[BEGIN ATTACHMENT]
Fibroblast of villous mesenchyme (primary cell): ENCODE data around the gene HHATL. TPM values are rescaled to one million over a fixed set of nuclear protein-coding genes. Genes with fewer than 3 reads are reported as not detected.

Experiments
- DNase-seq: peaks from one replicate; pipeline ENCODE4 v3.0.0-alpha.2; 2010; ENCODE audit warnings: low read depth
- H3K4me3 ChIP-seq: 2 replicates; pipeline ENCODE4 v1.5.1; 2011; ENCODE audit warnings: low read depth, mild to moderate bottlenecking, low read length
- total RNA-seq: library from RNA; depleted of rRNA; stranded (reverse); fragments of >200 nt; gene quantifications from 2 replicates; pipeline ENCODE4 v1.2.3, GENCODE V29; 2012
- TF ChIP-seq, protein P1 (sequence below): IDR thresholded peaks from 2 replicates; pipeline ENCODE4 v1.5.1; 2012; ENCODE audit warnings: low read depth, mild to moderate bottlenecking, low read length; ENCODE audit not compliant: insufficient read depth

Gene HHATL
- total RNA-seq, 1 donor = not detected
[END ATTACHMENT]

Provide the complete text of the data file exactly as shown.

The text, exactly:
Fibroblast of villous mesenchyme (primary cell): ENCODE data around the gene HHATL. TPM values are rescaled to one million over a fixed set of nuclear protein-coding genes. Genes with fewer than 3 reads are reported as not detected.

Experiments
- DNase-seq: peaks from one replicate; pipeline ENCODE4 v3.0.0-alpha.2; 2010; ENCODE audit warnings: low read depth
- H3K4me3 ChIP-seq: 2 replicates; pipeline ENCODE4 v1.5.1; 2011; ENCODE audit warnings: low read depth, mild to moderate bottlenecking, low read length
- total RNA-seq: library from RNA; depleted of rRNA; stranded (reverse); fragments of >200 nt; gene quantifications from 2 replicates; pipeline ENCODE4 v1.2.3, GENCODE V29; 2012
- TF ChIP-seq, protein P1 (sequence below): IDR thresholded peaks from 2 replicates; pipeline ENCODE4 v1.5.1; 2012; ENCODE audit warnings: low read depth, mild to moderate bottlenecking, low read length; ENCODE audit not compliant: insufficient read depth

Gene HHATL
- total RNA-seq, 1 donor = not detected